Rip Murdock and Johnny Darke are en route to Washington when Johnny disappears and then turns up dead. Rip learns that Johnny had been accused of murder and sets out to find out what he can. He falls in love with Coral whose husband Johnny is supposed to have killed.Written by
Ed Stephan <firstname.lastname@example.org>
When Murdock is listening Coral to sing, he leans his left elbow on the table and puts his hand to his face. In the next shot, before she stands up, his left hand is on the table. See more »
Captain Warren 'Rip' Murdock:
You know, you do awful good. I came here to - but go ahead. Put Christmas in your eyes and keep your voice low. Tell me about paradise and all the things I'm missing. I haven't had a good laugh since before Johnny was murdered.
See more »
By the way he talks Humphrey Bogart thinks he's still Sam Spade and that Lizabeth Scott is Mary Astor but "Dead Reckoning" is no "Maltese Falcon". Nevertheless this convoluted film-noir is still extremely enjoyable if a little hard to follow. It was directed by John Cromwell in 1947 and while Mr Cromwell was no John Huston he was no slouch either so the film moves at a fairly professional clip and is never less than entertaining.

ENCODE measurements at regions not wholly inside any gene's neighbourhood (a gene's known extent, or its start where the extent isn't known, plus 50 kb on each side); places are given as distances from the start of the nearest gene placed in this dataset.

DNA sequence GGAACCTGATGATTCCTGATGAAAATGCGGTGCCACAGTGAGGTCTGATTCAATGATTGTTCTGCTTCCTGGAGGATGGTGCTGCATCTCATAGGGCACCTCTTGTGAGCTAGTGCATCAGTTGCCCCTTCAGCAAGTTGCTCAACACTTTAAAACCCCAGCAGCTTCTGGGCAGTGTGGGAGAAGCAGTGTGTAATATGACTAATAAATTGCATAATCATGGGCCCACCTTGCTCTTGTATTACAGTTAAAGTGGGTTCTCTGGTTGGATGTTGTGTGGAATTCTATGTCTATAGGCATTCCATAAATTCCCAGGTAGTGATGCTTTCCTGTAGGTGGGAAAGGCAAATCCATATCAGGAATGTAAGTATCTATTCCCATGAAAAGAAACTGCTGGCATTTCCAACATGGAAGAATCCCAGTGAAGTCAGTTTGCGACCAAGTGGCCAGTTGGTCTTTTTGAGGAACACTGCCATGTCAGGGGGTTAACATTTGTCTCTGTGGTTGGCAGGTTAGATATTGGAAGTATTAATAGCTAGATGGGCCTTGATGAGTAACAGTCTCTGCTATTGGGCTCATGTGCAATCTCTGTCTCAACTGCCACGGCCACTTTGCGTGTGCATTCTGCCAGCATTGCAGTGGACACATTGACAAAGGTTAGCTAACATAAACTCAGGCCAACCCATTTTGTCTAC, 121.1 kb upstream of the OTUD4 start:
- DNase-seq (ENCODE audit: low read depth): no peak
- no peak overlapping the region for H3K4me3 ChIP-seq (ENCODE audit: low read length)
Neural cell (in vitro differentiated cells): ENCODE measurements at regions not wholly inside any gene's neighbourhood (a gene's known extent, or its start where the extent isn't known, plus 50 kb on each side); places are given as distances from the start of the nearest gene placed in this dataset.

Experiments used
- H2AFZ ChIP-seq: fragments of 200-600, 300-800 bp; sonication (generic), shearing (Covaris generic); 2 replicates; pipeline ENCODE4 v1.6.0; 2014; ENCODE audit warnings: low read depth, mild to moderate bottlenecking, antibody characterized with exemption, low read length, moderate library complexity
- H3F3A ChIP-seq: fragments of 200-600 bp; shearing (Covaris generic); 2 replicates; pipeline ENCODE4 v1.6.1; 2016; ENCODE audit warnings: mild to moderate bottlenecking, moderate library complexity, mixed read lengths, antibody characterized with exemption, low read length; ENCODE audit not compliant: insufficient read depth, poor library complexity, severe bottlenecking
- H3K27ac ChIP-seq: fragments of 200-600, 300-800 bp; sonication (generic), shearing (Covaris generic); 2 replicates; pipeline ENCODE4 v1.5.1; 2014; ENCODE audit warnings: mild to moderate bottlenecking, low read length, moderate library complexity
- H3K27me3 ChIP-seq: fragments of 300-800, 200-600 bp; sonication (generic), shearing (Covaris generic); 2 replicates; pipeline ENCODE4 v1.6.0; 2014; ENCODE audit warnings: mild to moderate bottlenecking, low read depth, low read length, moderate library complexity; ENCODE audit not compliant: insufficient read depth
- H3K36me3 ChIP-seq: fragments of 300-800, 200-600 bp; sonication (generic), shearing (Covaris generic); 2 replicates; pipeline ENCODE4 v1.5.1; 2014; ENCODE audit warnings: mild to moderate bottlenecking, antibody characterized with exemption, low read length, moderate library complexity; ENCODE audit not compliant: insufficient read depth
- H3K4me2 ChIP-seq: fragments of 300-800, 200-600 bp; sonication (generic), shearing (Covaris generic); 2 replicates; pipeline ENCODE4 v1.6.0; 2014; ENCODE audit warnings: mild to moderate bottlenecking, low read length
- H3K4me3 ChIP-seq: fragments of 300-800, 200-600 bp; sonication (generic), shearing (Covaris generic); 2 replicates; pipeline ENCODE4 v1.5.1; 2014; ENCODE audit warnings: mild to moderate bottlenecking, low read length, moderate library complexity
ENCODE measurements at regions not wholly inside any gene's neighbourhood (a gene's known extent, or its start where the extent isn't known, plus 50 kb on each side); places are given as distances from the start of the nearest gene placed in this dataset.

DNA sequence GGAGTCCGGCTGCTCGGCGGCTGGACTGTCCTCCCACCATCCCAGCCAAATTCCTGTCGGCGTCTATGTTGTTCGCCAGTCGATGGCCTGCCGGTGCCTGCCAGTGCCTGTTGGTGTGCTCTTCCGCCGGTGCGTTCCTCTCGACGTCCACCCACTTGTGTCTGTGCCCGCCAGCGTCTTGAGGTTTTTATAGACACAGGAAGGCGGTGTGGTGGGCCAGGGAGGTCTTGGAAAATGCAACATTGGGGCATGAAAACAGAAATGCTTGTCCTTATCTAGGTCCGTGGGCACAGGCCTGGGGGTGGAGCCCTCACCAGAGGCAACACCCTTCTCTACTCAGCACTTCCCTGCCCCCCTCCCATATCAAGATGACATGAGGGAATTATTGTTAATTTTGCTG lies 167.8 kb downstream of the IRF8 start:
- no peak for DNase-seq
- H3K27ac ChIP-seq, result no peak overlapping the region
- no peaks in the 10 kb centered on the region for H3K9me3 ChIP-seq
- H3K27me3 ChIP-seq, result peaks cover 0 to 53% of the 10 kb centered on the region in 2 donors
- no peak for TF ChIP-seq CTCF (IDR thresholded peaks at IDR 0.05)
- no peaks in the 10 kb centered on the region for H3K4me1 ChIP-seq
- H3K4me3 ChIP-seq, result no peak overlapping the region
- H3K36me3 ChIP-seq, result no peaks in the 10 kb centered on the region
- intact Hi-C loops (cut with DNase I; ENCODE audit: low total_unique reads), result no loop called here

If there's a problem it probably lies in the over-egged script and the purple prose, courtesy of no less than five writers and that includes producer Sidney Biddell who came up with the original story. Bogart is excellent as always and there's nice work from Morris Carnovsky as a bad guy but Lizabeth Scott was certainly no Mary Astor and at times you wonder if her 'bad acting' is bad acting or just 'bad acting', if you get my drift. For some reason the film isn't much seen these days which is a pity because, while no classic, it really is a lot of fun.
7 of 7 people found this review helpful.
Was this review helpful to you?
| Report this